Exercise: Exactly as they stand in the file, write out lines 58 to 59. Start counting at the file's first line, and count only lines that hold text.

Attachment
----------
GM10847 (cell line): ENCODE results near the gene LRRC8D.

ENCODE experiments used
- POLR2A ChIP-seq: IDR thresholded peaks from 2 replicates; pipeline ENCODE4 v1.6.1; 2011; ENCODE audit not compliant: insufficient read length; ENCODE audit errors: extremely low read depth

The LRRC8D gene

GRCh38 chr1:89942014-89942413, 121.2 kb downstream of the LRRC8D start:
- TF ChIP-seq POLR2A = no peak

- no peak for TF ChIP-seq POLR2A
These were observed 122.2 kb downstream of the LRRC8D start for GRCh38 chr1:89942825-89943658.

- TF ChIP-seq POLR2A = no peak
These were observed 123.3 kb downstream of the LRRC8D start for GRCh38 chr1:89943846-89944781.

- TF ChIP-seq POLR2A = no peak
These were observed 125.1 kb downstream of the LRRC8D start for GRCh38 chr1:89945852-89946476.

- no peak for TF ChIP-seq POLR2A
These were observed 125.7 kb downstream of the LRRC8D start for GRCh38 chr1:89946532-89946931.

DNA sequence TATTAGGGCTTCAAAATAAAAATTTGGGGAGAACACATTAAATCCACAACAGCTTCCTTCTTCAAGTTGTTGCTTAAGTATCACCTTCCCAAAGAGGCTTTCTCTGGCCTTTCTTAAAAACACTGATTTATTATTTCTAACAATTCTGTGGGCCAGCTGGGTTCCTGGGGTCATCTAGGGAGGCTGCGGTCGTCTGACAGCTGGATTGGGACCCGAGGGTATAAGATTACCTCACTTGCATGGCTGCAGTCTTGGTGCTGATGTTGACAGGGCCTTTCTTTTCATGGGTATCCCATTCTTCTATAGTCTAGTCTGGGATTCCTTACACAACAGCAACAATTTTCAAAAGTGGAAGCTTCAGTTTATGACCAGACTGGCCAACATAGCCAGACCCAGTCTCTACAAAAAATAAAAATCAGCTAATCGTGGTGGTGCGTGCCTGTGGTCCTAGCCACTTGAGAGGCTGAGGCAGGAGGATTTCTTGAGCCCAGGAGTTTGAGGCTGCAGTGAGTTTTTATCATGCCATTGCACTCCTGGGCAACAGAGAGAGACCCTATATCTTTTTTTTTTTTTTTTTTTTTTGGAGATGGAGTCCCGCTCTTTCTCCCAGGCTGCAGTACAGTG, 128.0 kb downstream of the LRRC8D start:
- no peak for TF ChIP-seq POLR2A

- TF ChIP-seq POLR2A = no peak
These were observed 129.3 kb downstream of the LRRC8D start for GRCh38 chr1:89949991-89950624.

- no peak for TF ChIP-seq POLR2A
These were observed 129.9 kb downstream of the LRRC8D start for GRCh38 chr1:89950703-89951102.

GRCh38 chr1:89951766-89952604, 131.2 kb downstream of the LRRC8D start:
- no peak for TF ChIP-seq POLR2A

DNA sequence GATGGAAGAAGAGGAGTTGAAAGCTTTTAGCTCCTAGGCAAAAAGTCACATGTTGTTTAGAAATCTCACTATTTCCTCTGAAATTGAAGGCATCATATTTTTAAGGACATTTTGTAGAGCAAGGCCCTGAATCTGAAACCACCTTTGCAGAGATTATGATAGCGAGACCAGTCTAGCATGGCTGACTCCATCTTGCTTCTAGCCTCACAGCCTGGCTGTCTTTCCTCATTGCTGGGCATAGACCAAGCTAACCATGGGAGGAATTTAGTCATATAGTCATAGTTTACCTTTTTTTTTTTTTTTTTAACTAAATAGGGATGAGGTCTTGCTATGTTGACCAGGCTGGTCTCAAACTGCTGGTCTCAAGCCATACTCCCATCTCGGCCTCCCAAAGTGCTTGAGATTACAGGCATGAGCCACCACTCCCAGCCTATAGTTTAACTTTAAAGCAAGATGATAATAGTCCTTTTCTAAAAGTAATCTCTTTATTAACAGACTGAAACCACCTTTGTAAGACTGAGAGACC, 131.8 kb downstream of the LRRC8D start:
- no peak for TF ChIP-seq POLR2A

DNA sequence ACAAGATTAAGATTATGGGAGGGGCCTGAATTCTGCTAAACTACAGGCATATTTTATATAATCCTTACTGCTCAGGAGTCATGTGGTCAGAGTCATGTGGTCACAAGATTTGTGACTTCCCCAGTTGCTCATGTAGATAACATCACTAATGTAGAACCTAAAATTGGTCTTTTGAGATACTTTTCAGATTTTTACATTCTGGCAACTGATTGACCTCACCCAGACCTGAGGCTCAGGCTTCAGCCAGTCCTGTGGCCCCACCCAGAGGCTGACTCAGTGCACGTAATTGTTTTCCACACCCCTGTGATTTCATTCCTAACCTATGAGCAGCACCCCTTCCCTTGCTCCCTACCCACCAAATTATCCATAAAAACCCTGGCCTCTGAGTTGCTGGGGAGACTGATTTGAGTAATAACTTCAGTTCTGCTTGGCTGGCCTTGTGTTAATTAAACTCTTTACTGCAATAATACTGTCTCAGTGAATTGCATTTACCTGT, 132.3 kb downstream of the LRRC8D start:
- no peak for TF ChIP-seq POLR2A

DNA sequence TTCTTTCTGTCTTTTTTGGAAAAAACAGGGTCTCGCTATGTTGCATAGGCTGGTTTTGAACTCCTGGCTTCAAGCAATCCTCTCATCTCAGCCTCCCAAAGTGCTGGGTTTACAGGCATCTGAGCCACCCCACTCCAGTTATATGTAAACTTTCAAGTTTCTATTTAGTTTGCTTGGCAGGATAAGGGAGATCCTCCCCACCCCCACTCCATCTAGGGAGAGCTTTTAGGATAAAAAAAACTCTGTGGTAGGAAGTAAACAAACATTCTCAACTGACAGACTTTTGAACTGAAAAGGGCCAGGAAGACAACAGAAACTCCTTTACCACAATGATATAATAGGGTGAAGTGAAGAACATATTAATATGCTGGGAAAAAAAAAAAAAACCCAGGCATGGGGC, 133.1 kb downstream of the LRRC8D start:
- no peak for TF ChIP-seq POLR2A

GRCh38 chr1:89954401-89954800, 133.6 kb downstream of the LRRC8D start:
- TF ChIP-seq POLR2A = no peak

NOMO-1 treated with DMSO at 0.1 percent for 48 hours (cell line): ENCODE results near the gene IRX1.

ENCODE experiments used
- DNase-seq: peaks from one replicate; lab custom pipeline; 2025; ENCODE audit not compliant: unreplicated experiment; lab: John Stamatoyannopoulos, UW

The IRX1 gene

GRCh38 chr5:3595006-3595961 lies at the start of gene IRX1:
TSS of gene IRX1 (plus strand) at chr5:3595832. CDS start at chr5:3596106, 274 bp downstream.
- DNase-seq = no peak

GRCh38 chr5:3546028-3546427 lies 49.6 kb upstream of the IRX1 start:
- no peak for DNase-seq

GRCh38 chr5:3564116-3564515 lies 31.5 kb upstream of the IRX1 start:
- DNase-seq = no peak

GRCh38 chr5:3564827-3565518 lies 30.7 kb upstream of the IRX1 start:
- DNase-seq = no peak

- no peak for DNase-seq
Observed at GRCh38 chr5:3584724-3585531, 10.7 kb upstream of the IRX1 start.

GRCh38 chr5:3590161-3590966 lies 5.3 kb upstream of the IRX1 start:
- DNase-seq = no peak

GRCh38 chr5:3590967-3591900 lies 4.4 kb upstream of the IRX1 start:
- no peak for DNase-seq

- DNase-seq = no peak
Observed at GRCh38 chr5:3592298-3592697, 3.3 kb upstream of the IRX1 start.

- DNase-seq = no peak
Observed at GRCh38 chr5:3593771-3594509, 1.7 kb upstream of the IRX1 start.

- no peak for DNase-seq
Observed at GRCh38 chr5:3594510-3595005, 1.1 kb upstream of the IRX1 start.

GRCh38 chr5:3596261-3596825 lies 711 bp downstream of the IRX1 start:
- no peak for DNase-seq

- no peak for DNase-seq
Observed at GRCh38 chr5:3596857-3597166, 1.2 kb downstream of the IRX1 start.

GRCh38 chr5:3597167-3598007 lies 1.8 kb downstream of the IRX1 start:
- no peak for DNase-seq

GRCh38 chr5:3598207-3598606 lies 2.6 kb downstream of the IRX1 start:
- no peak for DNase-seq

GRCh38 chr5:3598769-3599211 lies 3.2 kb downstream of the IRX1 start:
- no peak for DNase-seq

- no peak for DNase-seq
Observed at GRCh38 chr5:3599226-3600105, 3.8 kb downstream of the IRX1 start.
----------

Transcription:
- no peak for DNase-seq
Observed at GRCh38 chr5:3596857-3597166, 1.2 kb downstream of the IRX1 start.